Growing your own food is not only good for your health and budget, it’s good for the environment! Since 81 per cent of the fruits and vegetables used in Canada are imported, you can reduce your carbon footprint by buying fewer imported goods. You’re also producing less garbage by growing your own food, because grocery stores often sell their produce with non-recyclable packaging (e.g. plastic bags, styrofoam, elastic bands, twist ties).
Gardening is a great outlet for your creativity. If you grow flowers, you can choose complimentary colours and design a beautiful landscape/container using different types of plants. You can also create floral arrangements using flowers cut from your garden. If you grow fruits or vegetables, you can get creative with different recipes. You could also experiment with different food preservation methods such as freezing, canning, pickling, and drying.
Patience and Acceptance
Lastly, gardening teaches us to practice patience. We can’t make plants grow faster anymore than we can make our health problems recover more quickly. When we learn to accept the things that we cannot control, we can move past disappointment, let go of judgment, and feel peaceful in the midst of any storm.
How to Get Started
A plant’s basic needs are simple: a medium from which it can grow (e.g. soil or water), light (e.g. sunlight or plant growth-promoting lights), and water. Added nutrients can also help plants grow. When caring for your plants, remember that they all have different needs for optimal growth. If you have any questions, you can always get help from staff at gardening stores, gardening books from the library, online searches, and talking to people that have gardening experience. Below are some simple guidelines to help you get started.
Decide where you will grow your plants. Your options may include: front yard, back yard, community garden, balcony, and indoors in front of a window that gets a lot of sunlight.
Figure out the conditions you’ll be working with. Determine whether your plants will be planted in the ground, in a raised garden bed or containers. Then make note of how much sun your garden is exposed to. Assuming you are in North America and your chosen area isn’t covered in shade by nearby trees or buildings, south-facing and/or west-facing windows/balconies/yards will get the most sun; east-facing areas will get moderate sunlight; and north-facing areas will get very little sunlight.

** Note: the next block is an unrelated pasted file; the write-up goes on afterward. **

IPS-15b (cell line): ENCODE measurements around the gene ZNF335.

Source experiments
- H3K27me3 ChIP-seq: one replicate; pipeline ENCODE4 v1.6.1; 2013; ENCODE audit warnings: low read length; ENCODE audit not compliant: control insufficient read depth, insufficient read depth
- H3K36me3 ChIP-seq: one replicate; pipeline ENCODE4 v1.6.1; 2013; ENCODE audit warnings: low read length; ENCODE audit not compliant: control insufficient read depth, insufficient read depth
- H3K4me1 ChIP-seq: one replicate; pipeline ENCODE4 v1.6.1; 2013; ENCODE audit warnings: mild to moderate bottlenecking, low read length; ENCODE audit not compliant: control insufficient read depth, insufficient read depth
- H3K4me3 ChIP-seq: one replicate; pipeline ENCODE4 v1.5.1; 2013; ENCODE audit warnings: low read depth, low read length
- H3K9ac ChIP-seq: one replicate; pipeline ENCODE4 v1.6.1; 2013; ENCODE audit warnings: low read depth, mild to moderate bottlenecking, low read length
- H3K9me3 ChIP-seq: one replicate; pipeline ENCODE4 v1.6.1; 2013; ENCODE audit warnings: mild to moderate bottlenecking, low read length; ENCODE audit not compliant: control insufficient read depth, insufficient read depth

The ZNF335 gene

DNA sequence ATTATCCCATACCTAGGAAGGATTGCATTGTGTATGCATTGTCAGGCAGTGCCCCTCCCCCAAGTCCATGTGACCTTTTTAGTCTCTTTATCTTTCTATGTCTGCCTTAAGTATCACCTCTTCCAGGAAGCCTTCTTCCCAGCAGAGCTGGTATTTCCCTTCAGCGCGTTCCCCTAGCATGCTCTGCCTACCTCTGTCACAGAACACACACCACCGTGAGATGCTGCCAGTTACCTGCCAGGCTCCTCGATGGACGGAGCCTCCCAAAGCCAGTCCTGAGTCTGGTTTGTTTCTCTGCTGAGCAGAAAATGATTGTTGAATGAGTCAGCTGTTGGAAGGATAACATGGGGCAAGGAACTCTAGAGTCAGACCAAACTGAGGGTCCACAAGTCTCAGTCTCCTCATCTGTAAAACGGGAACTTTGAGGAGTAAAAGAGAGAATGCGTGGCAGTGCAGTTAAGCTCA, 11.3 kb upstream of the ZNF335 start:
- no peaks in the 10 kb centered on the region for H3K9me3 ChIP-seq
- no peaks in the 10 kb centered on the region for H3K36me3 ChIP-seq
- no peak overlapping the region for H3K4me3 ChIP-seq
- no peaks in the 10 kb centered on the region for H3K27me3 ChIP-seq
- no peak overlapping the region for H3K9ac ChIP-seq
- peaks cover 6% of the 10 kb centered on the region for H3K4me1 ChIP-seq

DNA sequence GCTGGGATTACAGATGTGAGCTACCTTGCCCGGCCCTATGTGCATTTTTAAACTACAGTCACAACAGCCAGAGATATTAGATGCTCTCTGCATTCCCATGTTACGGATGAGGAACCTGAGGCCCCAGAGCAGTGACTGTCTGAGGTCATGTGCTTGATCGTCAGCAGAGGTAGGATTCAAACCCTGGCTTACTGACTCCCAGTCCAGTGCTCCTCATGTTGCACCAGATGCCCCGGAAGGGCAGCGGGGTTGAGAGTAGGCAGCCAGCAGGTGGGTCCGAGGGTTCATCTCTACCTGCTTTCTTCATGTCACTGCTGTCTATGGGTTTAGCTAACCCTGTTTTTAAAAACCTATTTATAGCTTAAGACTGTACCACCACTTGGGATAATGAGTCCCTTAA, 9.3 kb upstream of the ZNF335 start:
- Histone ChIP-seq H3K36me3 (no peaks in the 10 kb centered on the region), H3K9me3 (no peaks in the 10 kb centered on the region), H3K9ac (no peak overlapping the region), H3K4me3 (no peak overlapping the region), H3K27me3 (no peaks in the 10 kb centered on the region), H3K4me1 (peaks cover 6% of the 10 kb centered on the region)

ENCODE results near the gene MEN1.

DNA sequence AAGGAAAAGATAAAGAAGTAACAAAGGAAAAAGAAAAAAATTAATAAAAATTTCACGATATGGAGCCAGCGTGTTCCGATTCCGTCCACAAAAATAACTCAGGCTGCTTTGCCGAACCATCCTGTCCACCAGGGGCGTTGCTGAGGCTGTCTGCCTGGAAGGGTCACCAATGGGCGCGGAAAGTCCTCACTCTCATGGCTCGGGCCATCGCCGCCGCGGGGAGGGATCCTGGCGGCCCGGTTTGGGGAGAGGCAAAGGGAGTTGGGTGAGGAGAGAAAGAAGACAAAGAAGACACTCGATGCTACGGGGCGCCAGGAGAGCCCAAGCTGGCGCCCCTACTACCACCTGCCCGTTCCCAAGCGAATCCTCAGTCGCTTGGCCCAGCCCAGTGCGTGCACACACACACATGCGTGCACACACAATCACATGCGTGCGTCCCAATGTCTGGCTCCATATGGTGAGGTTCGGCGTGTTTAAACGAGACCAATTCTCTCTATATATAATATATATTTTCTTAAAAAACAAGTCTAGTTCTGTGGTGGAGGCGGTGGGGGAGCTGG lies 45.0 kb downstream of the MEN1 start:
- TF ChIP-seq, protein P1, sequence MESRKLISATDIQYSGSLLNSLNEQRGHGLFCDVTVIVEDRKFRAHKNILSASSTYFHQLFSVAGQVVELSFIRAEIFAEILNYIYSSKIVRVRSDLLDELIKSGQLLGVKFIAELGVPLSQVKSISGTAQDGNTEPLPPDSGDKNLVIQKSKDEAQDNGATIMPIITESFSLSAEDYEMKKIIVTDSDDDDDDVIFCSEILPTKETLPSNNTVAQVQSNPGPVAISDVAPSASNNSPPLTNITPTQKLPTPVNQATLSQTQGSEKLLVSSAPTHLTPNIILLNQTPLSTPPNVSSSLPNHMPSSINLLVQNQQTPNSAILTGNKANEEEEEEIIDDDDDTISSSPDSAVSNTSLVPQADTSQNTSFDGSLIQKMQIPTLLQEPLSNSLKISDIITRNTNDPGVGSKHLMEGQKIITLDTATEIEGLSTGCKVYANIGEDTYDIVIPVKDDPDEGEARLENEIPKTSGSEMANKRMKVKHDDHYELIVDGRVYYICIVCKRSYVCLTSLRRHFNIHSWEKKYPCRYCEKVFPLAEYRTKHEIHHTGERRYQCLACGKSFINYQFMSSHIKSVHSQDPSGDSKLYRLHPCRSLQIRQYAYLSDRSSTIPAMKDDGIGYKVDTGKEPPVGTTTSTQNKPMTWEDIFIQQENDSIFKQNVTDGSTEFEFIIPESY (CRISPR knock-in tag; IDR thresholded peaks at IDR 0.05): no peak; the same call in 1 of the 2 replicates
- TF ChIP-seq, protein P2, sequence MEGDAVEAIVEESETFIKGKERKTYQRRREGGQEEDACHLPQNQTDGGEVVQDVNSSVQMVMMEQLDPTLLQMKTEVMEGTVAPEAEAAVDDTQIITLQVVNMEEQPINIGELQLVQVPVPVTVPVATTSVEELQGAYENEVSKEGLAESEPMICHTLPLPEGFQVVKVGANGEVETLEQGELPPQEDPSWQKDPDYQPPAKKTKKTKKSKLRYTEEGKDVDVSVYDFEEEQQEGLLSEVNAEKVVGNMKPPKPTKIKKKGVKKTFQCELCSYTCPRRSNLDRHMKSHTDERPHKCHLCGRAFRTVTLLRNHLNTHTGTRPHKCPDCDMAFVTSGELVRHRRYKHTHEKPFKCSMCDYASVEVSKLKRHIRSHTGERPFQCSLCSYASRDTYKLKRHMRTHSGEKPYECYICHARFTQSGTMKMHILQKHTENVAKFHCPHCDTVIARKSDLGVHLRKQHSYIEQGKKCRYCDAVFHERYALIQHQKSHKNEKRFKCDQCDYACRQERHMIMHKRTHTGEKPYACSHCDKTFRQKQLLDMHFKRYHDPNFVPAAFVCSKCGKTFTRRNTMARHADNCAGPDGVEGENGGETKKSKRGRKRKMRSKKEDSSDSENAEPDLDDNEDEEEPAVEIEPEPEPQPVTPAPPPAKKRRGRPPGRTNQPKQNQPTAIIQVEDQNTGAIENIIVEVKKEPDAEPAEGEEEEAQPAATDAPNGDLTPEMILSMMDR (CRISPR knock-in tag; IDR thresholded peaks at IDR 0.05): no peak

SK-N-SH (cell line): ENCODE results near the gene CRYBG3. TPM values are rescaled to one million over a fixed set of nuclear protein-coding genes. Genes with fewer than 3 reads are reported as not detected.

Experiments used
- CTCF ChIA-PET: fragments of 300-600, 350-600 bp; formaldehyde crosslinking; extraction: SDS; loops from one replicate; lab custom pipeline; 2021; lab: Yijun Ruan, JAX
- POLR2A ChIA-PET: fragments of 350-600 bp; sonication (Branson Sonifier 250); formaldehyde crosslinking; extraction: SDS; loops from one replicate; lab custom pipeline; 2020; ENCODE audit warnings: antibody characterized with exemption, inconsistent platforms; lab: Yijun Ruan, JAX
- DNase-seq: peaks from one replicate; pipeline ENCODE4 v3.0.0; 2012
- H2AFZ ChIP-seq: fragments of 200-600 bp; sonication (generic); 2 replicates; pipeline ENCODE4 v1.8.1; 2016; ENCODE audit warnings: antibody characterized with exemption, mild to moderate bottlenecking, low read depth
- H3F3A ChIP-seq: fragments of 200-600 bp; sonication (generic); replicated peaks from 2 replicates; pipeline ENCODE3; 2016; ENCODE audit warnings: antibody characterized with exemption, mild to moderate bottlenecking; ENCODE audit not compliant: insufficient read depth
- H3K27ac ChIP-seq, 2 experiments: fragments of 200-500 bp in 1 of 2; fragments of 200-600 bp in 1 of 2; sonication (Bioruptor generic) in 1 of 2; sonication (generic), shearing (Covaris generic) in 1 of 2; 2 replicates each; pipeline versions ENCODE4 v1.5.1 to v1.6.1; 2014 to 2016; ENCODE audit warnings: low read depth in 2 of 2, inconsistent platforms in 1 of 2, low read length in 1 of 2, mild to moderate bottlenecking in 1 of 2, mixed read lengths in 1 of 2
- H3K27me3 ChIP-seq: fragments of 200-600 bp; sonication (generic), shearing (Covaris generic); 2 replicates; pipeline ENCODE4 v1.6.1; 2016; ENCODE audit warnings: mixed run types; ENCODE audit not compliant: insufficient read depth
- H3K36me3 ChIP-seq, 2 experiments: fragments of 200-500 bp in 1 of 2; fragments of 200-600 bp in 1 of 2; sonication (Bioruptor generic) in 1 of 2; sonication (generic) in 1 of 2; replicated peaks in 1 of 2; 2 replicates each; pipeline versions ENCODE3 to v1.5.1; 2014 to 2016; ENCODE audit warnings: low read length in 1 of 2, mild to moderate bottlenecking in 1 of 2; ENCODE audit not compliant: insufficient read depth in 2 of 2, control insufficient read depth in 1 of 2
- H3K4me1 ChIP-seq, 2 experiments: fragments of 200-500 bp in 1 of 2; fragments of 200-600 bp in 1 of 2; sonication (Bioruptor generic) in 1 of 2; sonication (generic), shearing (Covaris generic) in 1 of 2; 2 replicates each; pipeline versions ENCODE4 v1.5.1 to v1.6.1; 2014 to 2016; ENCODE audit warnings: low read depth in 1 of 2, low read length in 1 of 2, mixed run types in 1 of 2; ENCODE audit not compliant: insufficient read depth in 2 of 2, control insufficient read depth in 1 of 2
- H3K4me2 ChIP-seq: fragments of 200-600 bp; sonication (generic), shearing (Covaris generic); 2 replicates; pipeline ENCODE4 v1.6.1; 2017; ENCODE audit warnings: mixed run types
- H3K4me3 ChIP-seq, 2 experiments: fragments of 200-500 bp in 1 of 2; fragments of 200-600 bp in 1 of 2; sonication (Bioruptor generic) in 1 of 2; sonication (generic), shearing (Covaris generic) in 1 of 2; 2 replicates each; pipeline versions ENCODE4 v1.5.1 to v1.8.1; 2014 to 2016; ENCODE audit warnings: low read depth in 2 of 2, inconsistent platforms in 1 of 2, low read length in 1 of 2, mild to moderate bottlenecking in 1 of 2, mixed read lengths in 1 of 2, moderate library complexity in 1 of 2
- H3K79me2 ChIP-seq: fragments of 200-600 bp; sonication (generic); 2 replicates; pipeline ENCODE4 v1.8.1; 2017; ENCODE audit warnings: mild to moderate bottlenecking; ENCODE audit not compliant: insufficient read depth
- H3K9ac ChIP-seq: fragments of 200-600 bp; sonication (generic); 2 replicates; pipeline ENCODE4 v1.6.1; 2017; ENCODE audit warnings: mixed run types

Chose plants that will thrive under your garden’s conditions. Consider flowers, non-flowering plants, herbs, fruits and/or vegetables. Keep in mind the available space surrounding your garden, as some plants need to grow upwards onto fences, trellises or cages, and others need to spread out along the ground.
Decide whether to purchase a starter plant or to plant from seed. Then figure out the best month of the year to start growing your plants. Some plants need to be planted in early spring while the temperature is still a bit cool, whereas others do best when planted during the hottest months of the year. You could even get an early start to the season by starting your seeds in small containers indoors and then planting the seedlings outdoors once it’s warm enough. If you start your own seeds indoors, you will need some potting soil.
Determine the medium (e.g. soil, manure, moss, and/or bark, etc.), appropriate amount and frequency of watering and fertilizer or plant food that will work best with your plant(s). You might even want to try growing plants that only need water (i.e. no soil). Seeds and starter plants usually come with planting instructions. (On a side note: if you’re planning on planting more than one species in a single container or garden bed, you might want to do a quick Internet search about the beneficial and antagonistic relationship between neighbouring plants, so that you know which of your plants should and shouldn’t be planted side by side.)
Protect your plants. Insects, pests, and/or animals may eat or disease your plants. First, identify the type of insect, pest, or animal that you are dealing with and then find a simple and non-toxic solution. For instance, putting up physical barriers such as fencing can keep rabbits out, and homemade insecticides can kill insects (see one recipe here).
It’s all part of the natural gardening experience! You’ll be enjoying your flowers, fruits, herbs, and/or vegetables in no time.
Mind Yourself with Alison is a collection of self-help tips, research, and personal experiences dedicated to helping people thrive after brain injury (or other trauma). You can find other articles by her HERE.
Filed under: Mind yourself with Alison Tagged: horticultural therapy, mindfulness, persistent concussion symptoms